Five ways to organise your finances to cope with disaster

No-one has a crystal ball, so it’s important to always be prepared.

Five ways to organise your finances to cope with disaster

We’ve experienced unprecedented bushfires, followed by a worldwide pandemic; it’s time to be ready for the unexpected.

Here are a few hints from the financial experts for coping with disaster.

1. Have an emergency plan
The pertinent saying here is JFK’s: “The time to repair the roof is when the sun is shining.”

The best way to be ready for disasters is to make realistic budgets the basis of an emergency plan.

Assess your household budget by listing all essential monthly expenses, including rent or mortgage, leisure spending and groceries.

Subtract all extra spending, such as entertainment. What’s left is the amount of money you need to survive.

The federal government’s moneysmart.gov.au site suggests the following:

  • make the emergency fund a “separate, high-interest savings account”. This means you’ll be less tempted to dip into it for less important expenses
  • set up an automatic transfer from your wages into your emergency fund
  • if you have a home loan with an offset account, use the offset account as your emergency fund.

2. Insurance
Identify the disasters that can occur in your region and how they could affect you. Use a detailed home insurance calculator to work out the cost of rebuilding your home. Regular home insurance may not be enough. Make sure you’ve examined the fine print of your policy, so you know if you're covered for flood or bushfire.

Your policy must cover all the costs of rebuilding your house and replacing its contents.

3. Documents
Unfortunately, disasters involve red tape. You may need documentation to access relief, insurance payments and your assets. And you’ll need medical and financial records to begin or start the recovery process. Make copies of all your important documents such as passports, birth certificates and contracts. Keep these in a fireproof safe or in a safe deposit box. Photograph documents and belongings, and save the images on an external hard drive or to the cloud. Thirty minutes spent listing household items can save you a lot of hassle if you’re dealing with insurance claims.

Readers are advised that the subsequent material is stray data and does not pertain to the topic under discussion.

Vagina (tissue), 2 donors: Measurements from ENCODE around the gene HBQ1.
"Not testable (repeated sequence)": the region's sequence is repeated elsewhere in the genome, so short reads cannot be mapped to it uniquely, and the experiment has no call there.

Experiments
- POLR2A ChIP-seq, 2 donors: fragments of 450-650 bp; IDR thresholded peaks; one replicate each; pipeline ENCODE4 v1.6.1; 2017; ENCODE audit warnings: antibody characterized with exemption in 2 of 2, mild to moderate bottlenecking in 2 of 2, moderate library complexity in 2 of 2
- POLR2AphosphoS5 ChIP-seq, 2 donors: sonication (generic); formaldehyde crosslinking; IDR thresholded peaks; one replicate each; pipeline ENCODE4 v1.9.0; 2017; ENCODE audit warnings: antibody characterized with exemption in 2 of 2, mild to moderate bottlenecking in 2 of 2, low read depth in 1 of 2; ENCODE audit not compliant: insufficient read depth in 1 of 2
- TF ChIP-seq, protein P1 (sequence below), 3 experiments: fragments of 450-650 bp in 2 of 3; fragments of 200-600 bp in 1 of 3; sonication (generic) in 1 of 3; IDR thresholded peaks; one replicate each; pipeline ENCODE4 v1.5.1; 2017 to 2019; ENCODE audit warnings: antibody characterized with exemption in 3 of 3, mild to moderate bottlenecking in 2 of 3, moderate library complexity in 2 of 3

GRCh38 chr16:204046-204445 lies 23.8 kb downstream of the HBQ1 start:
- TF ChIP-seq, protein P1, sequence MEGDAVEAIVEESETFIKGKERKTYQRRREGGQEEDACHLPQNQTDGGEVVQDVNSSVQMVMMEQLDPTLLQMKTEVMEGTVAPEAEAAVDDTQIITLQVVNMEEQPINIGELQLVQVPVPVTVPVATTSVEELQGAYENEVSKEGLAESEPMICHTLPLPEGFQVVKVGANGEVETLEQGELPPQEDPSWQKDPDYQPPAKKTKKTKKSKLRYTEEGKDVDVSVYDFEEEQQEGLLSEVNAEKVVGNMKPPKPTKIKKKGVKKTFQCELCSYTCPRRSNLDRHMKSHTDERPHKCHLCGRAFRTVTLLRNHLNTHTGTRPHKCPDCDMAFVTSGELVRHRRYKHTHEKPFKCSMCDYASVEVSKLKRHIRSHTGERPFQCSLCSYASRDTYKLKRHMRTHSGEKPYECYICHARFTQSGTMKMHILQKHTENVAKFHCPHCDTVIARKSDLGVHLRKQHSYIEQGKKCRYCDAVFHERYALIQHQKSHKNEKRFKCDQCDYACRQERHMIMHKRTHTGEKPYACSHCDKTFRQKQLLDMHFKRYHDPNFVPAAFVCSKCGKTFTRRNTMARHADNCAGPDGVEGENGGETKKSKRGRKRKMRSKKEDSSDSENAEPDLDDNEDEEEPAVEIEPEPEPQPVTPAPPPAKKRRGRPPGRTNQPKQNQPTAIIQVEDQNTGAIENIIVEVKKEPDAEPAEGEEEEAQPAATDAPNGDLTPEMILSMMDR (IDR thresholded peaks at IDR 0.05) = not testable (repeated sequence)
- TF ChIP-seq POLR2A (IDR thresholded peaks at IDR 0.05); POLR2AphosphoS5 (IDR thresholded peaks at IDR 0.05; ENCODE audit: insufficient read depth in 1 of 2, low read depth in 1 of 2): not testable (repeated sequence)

4. Cash
During an emergency, electronic forms of money may be unavailable. Maintain enough cash to pay for food and lodging, for at least three days, if the power is cut. Smaller bills and coins will be handy, if you need to use laundromats or businesses lack change.

Keep this money in a fireproof, waterproof bag. Remember, you could lack access to your bank account, or an income, if the disaster is extreme.

5. Change your lifestyle/reduce debt
If you’re financially extended, you’re more vulnerable in emergencies. Economist John Adams addressed this when tackling ‘How to prepare for ‘economic Armageddon’.

He advised the debt-ridden to embrace a simpler lifestyle, “improving personal cash flow and selling unneeded assets and possessions”. The resulting increase in savings attacks debt.

He suggests prioritising debts that incur higher interest rates and shorter duration periods.

Changes in lifestyle include “cutting back on unnecessary spending, making your home self-sustainable through renewable energy or water tanks, or finding cheaper substitutes to current activities, for example exercising in the local park as opposed to going to a gym”.

We can develop extra income sources by learning new skills to run ‘microbusinesses’.

His further suggestions are surprisingly touchy-feely for an economist.

Build ‘home skills’, such as growing food, repairing cars and brewing alcohol; strengthen personal relationships; get fit.
And embrace spirituality!

Are you prepared for disasters? Do you have an emergency fund? Do you have up-to-date records of all essential documents?